There is some evidence that this accurately renders his line of thought, for in response to some remarks made by the Pope on March 20th 2004 before an International Congress pondering the issue of “life-sustaining treatment and the vegetative state” – to wit, that assisted nutrition and hydration are means of treatment to be considered ‘natural’, not ‘medical’, ‘ordinary and proportionate’, not ‘extraordinary and extreme’ - Caplan, somewhat incensed, observes that “the Pope proclaimed that feeding tubes should never be withdrawn from any patient and that health-care providers are morally obligated to provide nutrition and hydration regardless of a patient's wishes.” (His use of the pejorative “never”, a word the Pope never uses, and his setting of the Pontiff in opposition to a “patient’s wishes”, seriously distort what was actually said.). Turning quickly to the notion of “rights”, he then asserts that the Pope’s statement “threatens to undermine a powerful social consensus in the United States about your right to refuse medical treatment,” for “the Pope’s position is directly at odds with current clinical practice in U.S. hospitals.” And that includes Catholic hospitals. (A typical recent headline ran: “Pope’s edict on life stuns Catholic caregivers,” which should give us some idea of what’s been going on.) He then moves to the nature of that treatment itself: “Patients refuse life-sustaining treatment all the time in American hospitals. Jehovah’s Witnesses say no to life-saving blood transfusions and their subsequent deaths are not treated as suicides. Dying patients request that ventilators and dialysis machines be turned off and no one considers doctors' decisions to honor these requests cruel or a form of euthanasia. So why make a special case about receiving chemicals through feeding tubes?”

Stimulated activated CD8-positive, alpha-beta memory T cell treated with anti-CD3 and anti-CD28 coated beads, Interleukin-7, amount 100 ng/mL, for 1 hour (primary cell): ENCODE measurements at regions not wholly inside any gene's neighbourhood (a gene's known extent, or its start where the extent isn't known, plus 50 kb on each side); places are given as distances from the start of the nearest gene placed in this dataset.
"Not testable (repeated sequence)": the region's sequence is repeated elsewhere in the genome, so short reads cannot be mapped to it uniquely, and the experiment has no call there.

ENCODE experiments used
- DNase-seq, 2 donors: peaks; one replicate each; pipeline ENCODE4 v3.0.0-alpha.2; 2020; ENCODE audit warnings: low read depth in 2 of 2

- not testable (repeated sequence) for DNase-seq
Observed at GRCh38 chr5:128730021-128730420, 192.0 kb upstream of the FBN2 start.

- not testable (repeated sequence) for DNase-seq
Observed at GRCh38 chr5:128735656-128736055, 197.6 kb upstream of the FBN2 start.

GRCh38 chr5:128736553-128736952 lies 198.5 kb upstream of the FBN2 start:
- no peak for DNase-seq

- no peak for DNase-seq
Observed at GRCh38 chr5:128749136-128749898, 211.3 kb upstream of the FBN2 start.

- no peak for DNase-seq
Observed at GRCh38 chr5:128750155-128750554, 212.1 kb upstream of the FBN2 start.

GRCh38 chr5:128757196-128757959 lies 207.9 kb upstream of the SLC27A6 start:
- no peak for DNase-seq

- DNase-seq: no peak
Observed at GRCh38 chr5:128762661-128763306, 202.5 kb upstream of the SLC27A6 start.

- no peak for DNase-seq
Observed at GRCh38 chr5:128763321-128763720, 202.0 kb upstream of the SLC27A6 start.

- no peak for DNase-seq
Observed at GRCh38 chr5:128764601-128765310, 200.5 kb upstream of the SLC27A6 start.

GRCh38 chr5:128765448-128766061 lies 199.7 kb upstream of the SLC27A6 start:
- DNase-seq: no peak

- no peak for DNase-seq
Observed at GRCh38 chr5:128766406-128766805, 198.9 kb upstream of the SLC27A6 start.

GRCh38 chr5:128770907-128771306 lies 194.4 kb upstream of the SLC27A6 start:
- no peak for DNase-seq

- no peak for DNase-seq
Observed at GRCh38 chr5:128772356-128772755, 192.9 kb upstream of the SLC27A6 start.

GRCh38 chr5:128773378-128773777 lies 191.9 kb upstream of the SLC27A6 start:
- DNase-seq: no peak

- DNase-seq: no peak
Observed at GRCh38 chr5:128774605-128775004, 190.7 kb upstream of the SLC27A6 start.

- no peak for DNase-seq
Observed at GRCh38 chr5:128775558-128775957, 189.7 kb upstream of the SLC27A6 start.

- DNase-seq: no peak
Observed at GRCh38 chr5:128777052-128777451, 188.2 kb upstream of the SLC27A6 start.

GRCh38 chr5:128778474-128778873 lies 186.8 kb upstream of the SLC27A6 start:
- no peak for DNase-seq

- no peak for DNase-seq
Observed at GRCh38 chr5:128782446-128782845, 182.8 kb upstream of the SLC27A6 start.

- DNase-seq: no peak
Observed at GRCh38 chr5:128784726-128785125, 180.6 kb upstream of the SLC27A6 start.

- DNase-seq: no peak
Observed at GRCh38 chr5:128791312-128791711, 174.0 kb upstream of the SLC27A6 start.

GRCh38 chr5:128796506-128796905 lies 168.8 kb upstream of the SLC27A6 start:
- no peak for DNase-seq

Why indeed? Patients on dialysis are suffering from a terminal ailment – kidney failure. A patient on a ventilator might be suffering from any number of things, the most prominent of which is an inability to breathe. (That a Jehovah’s Witness refusing a blood transfusion is not treated as suicide begs the question of whether it ought to be so treated.) When there comes a time that the dialysis machine or the ventilator no longer provides relief to the patient, that is, when its deployment is merely a holding action in a losing battle of attrition against the onset of death, I can assure Dr. Caplan that it is settled Catholic, and hence papal, teaching that the patient has the right to say “no more.” So he must see Terri’s inability to swallow as a terminal condition akin to kidney failure or paralysis of an involuntary function such as breathing, and her feeding tube as a perfect parallel to such devices as dialysis machines or ventilators.